Mean, drunk and dour - it's time to Scotch the myths

HAVE YOU heard of the Golden Fleece Award? It was begun in 1975 by a US Senator from Wisconsin called William Proxmire, who gave the accolade each month for the most self-evidently wasteful piece of government-funded spending. For example, in 1978 he gave one to the Office of Education for spending $219,592 to develop a curriculum to teach college students how to watch television. Many went to pointless research projects, such as a Golden Fleece Award to the National Endowment for the Humanities for a $25,000 grant to study why people cheat and act rudely on Virginia tennis courts.

Last week's announcement that the Leverhulme Trust is putting up pounds 1m for some researchers at Edinburgh University to "study the nature of the Scottish identity" could well be a winner, or at least make the long short- list.

We all know the stereotypes of the Scottish character, from the tight- fisted to the gross drunk. One is a 19th-century musical hall creation and the other the TV character Rab C Nesbitt. Both true, but both meaningless, because all countries have such characters.

I'm only a pretend Scot, but I like to think I have often been both, tight in each sense. Sometimes even at the same time.

"Pretend" because although I was born in Scotland, of Scottish parents, we moved to the Deep South, ie Carlisle, when I was four. Then we moved over the border to Dumfries for a few years, then back to Carlisle again, which played hell with my accent. They're only a few miles apart, but each time I arrived I was mocked in the playground for my accent. For sounding Scottish in England; then, even worse, for sounding English in Scotland, and for which I was beaten up. Hold on. If that's true, perhaps there is a Scottish identity - even if its main trait is anti-Englishness.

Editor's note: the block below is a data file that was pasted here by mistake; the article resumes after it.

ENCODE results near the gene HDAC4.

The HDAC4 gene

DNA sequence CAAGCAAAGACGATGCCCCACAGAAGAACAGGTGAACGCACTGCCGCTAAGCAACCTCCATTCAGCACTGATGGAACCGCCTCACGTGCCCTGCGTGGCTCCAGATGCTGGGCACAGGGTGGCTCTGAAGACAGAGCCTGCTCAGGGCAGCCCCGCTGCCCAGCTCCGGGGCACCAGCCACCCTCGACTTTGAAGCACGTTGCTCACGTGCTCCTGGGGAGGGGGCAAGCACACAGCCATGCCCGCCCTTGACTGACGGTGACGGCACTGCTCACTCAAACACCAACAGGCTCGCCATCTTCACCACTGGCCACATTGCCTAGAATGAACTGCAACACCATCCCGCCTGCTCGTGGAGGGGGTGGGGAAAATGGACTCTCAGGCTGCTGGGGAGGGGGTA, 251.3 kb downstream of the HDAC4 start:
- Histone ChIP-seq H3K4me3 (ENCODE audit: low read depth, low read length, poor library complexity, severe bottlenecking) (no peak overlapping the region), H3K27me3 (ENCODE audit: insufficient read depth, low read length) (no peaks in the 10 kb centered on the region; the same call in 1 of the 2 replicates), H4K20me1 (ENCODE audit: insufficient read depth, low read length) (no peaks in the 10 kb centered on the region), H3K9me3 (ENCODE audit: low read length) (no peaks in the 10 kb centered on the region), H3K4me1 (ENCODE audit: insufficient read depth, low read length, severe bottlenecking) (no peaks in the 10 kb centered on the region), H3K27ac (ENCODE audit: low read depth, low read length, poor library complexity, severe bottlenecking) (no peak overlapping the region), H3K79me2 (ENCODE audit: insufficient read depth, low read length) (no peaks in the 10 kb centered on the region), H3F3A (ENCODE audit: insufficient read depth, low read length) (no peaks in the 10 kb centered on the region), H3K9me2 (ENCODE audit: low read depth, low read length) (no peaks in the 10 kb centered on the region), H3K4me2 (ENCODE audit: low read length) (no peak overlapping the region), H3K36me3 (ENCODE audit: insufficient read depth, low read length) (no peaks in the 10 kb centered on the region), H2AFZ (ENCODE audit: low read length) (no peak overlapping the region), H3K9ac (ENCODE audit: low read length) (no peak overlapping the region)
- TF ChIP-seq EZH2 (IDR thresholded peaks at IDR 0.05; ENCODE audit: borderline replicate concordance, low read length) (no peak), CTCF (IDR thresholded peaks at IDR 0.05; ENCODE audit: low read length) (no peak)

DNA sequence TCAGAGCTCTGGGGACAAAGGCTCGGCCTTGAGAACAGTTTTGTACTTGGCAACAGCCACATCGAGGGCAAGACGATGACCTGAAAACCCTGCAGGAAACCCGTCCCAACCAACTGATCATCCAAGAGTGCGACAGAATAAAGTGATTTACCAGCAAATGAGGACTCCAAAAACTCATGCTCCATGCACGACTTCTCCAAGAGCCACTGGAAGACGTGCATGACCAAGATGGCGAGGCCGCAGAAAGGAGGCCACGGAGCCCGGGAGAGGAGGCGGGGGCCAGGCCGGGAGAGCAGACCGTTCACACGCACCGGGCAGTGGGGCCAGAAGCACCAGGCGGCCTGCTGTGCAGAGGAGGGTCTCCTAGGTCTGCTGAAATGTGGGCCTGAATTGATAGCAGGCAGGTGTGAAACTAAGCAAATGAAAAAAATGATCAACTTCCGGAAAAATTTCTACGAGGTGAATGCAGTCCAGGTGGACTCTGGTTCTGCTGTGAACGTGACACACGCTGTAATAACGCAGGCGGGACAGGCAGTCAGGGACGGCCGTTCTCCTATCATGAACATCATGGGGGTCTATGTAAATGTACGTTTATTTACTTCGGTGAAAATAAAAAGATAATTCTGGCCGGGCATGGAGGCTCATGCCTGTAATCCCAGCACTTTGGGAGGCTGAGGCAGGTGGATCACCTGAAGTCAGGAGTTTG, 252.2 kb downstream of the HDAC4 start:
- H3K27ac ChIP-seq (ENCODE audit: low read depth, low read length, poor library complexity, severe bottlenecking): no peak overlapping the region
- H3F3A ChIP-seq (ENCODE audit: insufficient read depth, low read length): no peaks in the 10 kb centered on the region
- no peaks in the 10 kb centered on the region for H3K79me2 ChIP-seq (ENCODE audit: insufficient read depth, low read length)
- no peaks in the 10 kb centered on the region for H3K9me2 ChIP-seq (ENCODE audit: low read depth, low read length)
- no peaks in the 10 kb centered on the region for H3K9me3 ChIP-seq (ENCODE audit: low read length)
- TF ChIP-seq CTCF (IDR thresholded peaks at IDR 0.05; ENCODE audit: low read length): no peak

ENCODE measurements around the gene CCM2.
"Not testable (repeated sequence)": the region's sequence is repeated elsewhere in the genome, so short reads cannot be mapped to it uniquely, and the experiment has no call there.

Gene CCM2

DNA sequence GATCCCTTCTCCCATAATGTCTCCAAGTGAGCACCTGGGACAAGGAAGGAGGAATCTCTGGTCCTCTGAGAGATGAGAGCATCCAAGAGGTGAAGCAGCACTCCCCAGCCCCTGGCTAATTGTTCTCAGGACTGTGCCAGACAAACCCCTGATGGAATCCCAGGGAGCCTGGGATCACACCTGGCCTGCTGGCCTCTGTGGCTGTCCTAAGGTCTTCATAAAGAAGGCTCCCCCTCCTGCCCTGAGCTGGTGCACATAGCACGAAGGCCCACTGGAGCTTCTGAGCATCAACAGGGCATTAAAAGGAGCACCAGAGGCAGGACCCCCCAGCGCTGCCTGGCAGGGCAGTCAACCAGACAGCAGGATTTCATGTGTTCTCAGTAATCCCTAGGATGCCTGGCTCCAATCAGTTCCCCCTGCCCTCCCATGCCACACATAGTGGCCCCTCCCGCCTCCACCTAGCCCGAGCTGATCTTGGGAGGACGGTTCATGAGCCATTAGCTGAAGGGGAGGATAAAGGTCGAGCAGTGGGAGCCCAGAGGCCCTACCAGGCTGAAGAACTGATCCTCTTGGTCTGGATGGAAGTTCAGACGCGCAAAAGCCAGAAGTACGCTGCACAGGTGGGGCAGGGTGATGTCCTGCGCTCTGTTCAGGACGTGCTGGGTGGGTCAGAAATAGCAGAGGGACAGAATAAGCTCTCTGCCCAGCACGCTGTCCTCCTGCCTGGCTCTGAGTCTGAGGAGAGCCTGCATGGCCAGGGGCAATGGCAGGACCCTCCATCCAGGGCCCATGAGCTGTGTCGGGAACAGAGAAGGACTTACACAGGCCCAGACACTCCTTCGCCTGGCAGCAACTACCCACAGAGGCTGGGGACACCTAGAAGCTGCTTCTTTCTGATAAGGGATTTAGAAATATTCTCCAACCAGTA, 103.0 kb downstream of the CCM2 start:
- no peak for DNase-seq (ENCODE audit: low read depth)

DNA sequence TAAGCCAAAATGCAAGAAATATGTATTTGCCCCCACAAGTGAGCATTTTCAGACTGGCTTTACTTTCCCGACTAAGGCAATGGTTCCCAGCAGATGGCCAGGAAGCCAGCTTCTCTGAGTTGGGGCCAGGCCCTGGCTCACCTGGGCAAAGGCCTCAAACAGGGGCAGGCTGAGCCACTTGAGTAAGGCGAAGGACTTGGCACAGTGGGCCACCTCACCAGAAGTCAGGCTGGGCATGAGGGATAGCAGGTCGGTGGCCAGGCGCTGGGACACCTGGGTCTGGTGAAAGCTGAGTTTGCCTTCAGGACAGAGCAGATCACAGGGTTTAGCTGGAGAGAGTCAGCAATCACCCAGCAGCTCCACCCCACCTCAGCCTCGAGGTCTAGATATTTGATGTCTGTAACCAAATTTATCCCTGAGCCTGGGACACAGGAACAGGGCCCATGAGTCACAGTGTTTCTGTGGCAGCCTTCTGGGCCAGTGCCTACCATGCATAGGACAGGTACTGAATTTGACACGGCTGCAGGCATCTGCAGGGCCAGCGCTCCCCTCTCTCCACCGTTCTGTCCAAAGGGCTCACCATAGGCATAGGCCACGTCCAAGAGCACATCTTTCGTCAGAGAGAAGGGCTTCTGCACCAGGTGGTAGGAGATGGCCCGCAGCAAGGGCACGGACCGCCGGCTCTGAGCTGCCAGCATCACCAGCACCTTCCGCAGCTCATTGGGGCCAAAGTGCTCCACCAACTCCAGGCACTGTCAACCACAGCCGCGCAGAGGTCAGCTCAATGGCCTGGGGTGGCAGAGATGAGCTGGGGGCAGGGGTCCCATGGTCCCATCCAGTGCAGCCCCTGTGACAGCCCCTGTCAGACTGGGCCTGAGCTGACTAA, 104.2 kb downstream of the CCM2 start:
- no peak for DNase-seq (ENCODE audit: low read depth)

Two of Scotland's national heroes, whom I learned all about at school in Scotland, displayed totally different characters. David Livingstone, to whose centre at Blantyre I was always being dragged, was indeed parsimonious, dour, puritanical, fairly humourless, though he wrote good letters. In the best known photograph of him, you see him wearing a jaunty naval cap, which could make you think he was a jaunty Jock, but it was purely utilitarian. He looked everywhere for a cap with a peak to keep the sun out of his eyes. If baseball caps had been invented, he would have worn one of those. People didn't like Livingstone much personally. He rarely got on with his fellow men, Scots or English - though the Africans liked him.

Robert Louis Stevenson was totally the opposite - threw his money around, even if in the early days it was his dad's, liked a drink, a smoke, ran off with a woman 10 years older, still married, who had three kids. What a Bohemian, eh?

One of the best known images of RLS shows him wearing his velvet smoking- jacket. No need for it, of course. That was RLS the poseur. As for Stevenson the man, he was one of the most warmly loved people ever, well at least in the history of literature, Scottish division.

The present Cabinet is full of Scots, some of them not talking to each other. But they are all different characters. Robin Cook, we now know, is a raver, while Gordon Brown is the archetypal canny, prudent, dour Scot - or so he seems. Next time I meet my dear friend Sarah Macaulay, I'll ask her if this is true.

One of the modern urban myths about Scots is that they eat deep-fried Mars Bars. Scots maintain they have never seen or eaten such a thing. It's an English myth, used by the English to wind up the Scots. Mention it and you'll get shoals of letters. So worth mentioning, I suppose.

But is it true or not? That's what the pounds 1m Leverhulme money should be spent on. Tracking down the first deep-fried Mars Bar. Be well worth it.

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